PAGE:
While working at SEAri, in addition to my actual masters thesis work, I worked on a number of side projects involving the defense acquisition process. One of these was an examination of some of the non-technical challenges surround digital twins and digital system models.
The Digital Thread (DTh) is a proposed framework for integrating technical data, costs, predictions, and other accumulated knowledge over the course of design, development, and operation of a system. It is intended to provide ready access to usable information for decision makers during the design process. It includes tools such as tradespace analysis and visualization tools.
A Digital Twin (DTw) is an integrated model of an as-built product including physics, fatigue, lifecycle, sensor information, performance simulations, etc. It is intended to reflect all manufacturing defects and be continually updated to include wear-and-tear sustained while in use. The goal is to more effectively and safely manage the individual product as well as to facilitate investigations of potential design or operational changes on the health of the system.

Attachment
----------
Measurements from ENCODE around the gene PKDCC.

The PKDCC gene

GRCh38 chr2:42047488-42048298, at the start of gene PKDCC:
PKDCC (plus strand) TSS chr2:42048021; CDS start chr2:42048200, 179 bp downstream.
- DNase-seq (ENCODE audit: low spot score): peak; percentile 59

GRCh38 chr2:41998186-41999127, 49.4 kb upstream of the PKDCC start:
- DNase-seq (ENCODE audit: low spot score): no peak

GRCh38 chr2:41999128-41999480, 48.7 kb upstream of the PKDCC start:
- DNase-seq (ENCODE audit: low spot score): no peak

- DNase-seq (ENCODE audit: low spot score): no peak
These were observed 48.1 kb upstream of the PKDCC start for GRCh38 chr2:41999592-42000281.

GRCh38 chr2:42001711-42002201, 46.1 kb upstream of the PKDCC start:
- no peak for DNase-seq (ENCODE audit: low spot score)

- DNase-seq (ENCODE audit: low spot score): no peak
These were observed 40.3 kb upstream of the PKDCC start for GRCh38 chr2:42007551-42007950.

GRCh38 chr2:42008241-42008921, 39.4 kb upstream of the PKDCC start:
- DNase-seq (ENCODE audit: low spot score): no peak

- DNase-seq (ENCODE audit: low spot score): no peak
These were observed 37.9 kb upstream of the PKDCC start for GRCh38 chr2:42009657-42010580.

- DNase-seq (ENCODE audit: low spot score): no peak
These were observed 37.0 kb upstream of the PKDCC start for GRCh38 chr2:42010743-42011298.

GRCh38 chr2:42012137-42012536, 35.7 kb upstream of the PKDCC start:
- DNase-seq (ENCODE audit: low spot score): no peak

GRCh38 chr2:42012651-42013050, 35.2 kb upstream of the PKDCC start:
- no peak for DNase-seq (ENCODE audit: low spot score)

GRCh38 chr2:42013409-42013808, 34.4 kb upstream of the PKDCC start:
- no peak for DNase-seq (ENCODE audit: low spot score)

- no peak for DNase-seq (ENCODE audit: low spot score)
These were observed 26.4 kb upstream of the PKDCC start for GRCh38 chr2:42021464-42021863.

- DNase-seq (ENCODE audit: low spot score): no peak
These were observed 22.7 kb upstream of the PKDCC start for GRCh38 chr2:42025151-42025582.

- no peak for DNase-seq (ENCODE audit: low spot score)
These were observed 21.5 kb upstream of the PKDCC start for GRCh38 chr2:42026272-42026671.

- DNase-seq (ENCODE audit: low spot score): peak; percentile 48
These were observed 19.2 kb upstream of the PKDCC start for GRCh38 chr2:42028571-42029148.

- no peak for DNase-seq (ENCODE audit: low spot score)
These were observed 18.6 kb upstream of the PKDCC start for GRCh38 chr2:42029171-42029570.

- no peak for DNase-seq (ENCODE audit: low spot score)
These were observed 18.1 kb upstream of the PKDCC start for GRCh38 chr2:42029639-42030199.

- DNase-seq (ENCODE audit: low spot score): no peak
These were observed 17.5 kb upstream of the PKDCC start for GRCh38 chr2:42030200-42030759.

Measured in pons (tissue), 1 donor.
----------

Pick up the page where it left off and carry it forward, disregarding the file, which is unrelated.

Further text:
The Digital System Model (DSM) is essentially the proposed product of Model-Based Engineering. It is the integrated model of all technical data that is the general case out of which individual Digital Twins will be constructed, and is the technical grounding that the decision-making analytics of the Digital Thread refers to.